Bear with me while I try to figure this out in my own head. Basically, wouldn't using a photo as a "pattern" or an underpainting, be similar to what artists do with physical media when they transfer an outline of their prepared layout drawing to a canvas or board? And going even farther into the physical media procedure...some artists do a value rendering (grayscale or sepia) on their canvas before they apply the top layer of colors.

I really have to wonder whether working with rather than from a reference photo truly constitutes "photo manipulation?"

As I write this, I'm leaning towards...No, it's an actual digital painting, based, no matter how loosely or closely, on a photograph.

Hope y'all don't mind me thinking "out loud" but I've faced the dilemma before and wanted to see what I *really* thought on the subject. :D (I'm done now...:) )

Keep working Jinn! Don't let me interrupt you. ;)

jinn
10-17-2002, 02:22 PM
Layers.. Hmm. I think there are about ten at this point.

1) the center of the flower, with the yellow and red
2) the center backing, brown with some yellow for direction
3) the backing of the petals, the purple with the red scribble
4) the petals themselves
5, 6, 7) three copies of the photo, in case I accidentaly scribble or paint on one of them.
8) a white background
9) a black background (for contrasting value and finding stray spots of "paint"
10) a color value chart so that I don't loose track of what colors I'm using

As for method.. I never actually deliberately manipulate the photo itself. I'd consider this a painting, myself. However, mostly in the way of projecting a photo onto the canvas to match the outlines and colors. Much of the painting is done with the photo in the background so I can match where I'm painting with where I want it to be. The parts of the photo I don't want to come through in the painting.. Well, I just don't paint those in.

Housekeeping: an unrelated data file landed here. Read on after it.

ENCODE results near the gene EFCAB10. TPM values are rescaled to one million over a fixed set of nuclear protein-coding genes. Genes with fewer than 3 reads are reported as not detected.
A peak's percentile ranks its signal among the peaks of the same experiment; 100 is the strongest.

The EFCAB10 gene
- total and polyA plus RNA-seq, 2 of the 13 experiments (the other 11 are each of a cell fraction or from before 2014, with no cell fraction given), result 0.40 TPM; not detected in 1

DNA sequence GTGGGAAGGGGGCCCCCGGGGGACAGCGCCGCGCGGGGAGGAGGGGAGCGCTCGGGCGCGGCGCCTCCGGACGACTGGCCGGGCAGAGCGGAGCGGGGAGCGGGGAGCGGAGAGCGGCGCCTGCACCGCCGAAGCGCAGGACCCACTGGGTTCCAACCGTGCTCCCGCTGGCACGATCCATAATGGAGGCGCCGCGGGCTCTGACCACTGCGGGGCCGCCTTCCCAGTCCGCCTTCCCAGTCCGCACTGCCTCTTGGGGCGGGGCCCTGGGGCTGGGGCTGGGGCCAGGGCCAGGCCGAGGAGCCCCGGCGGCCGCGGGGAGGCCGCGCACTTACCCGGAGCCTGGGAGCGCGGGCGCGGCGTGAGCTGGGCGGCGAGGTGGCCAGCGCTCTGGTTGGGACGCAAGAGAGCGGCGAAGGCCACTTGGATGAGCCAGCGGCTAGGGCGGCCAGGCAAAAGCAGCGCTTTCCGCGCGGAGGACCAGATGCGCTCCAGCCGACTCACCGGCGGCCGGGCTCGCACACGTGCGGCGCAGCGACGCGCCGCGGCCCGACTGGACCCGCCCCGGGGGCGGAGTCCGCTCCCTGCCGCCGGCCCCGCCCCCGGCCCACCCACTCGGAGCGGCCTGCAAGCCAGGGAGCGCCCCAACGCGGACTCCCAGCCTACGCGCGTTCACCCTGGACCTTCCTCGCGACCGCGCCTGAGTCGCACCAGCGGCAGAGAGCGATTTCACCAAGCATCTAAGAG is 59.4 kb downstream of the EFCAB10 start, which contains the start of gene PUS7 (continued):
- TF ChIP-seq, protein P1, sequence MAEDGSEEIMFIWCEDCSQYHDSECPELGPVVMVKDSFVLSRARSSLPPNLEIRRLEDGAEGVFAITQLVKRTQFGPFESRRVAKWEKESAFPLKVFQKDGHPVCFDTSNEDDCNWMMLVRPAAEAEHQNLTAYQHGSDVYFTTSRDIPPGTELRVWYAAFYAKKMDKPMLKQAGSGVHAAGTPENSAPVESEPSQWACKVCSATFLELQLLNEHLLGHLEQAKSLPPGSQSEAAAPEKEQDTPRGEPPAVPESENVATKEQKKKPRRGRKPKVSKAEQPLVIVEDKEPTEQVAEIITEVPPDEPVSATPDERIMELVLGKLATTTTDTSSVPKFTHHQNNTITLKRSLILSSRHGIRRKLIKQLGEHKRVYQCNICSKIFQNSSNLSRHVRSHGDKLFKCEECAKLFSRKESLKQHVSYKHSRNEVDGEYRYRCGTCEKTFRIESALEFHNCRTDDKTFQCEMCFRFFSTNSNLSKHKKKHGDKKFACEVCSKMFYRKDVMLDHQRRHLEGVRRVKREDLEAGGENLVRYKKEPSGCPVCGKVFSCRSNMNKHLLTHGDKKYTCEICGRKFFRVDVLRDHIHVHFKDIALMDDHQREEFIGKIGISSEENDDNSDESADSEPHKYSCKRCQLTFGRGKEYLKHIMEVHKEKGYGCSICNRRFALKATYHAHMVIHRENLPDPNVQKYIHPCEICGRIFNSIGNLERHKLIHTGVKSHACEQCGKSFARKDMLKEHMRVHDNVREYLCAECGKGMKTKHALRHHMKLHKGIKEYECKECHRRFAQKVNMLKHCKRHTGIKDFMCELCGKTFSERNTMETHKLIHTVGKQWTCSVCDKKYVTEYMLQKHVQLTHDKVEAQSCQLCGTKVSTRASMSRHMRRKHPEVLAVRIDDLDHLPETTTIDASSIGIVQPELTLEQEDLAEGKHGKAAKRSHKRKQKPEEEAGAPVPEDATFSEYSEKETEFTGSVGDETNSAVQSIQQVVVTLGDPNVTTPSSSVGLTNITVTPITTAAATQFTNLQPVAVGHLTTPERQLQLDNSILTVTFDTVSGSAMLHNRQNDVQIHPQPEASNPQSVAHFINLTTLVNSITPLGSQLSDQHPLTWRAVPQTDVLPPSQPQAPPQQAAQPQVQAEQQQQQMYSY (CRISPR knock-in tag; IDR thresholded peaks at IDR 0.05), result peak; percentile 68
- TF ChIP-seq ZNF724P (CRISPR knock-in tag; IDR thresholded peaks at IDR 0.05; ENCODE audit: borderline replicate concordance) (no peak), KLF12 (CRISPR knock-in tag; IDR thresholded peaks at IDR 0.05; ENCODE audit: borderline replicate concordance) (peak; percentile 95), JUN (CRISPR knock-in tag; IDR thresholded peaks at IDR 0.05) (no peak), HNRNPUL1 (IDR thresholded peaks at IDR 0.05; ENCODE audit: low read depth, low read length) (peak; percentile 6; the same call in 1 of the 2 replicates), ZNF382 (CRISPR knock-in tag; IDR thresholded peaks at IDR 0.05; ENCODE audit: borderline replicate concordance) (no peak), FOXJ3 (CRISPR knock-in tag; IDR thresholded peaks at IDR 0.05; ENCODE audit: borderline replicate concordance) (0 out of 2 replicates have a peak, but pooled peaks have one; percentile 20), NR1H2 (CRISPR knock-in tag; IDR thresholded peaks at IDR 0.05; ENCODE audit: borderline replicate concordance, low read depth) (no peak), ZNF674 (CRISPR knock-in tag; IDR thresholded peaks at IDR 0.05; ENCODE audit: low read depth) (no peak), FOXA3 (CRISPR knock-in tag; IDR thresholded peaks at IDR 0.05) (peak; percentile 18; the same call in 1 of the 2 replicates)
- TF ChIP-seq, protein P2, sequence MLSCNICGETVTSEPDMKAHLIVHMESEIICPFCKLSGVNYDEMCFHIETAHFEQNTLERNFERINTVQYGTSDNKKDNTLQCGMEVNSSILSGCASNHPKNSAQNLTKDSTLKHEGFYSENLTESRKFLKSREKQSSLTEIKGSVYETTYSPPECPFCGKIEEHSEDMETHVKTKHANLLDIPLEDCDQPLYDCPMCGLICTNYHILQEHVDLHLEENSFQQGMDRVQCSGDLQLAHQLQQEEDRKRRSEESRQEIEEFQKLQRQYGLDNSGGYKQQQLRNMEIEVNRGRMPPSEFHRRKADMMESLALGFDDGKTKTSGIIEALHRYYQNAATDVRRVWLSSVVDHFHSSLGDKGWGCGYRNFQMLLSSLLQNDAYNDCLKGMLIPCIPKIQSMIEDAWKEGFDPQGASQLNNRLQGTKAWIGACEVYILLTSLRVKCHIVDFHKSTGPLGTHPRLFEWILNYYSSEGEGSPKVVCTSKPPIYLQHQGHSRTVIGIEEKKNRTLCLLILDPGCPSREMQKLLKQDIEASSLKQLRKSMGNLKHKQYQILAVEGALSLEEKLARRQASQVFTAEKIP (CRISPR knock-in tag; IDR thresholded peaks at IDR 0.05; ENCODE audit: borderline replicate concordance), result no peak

Now, if I were doing this with only part of the photo to do my own thing, i would probably not use the photo in th ebackground, choosing instead to shrink it and set it in a layer on top of what I'm working on so I can always see it for reference. Sometimes I just print it, or stick it in an image viewer that's set "always on top" like winamp.

I think all this is a matter of personal style and taste. But. In conclusion...

There is no actual manipulation of the photo here. The only thing I use it for is outlines and to match colors up to. The rest is imagination and matching.

I didn't get any work done on it yesterday, but hopefully some more today or tomorrow. I'll post as soon as I get somewhere.

Thanks for spending the time to comment. :) I love conversation. :cat:

crazy_cat
10-17-2002, 02:45 PM
I think this is great! You are doing a wonderful job with this. I know I appreciate your posting of the steps involved. Thanks again!:clap: :cat:

plumpfairy
10-18-2002, 11:36 AM
:eek: Whoopsies! I sure stepped in it, didn't I?:( ;)
I may have mis-spoke.....I reckon I haven't quite got the "photo-manip" definition down (or any terminology when it comes to Digital images relating to art terminology). Hmmmm.
Sorry Jinn, I certainly didn't mean it in a degrading way.;)

Thanks Julie for pointing that out.
jana:D ;)

jinn
10-18-2002, 11:48 AM
Erm, plumpfairy, I dind't think you were being degrading. You honestly didn't know all the details to how I'm working, so the most obvious form would be the first assumed. :)

plumpfairy
10-18-2002, 12:02 PM
Thanks Jinn.....K:cool: :cool: l!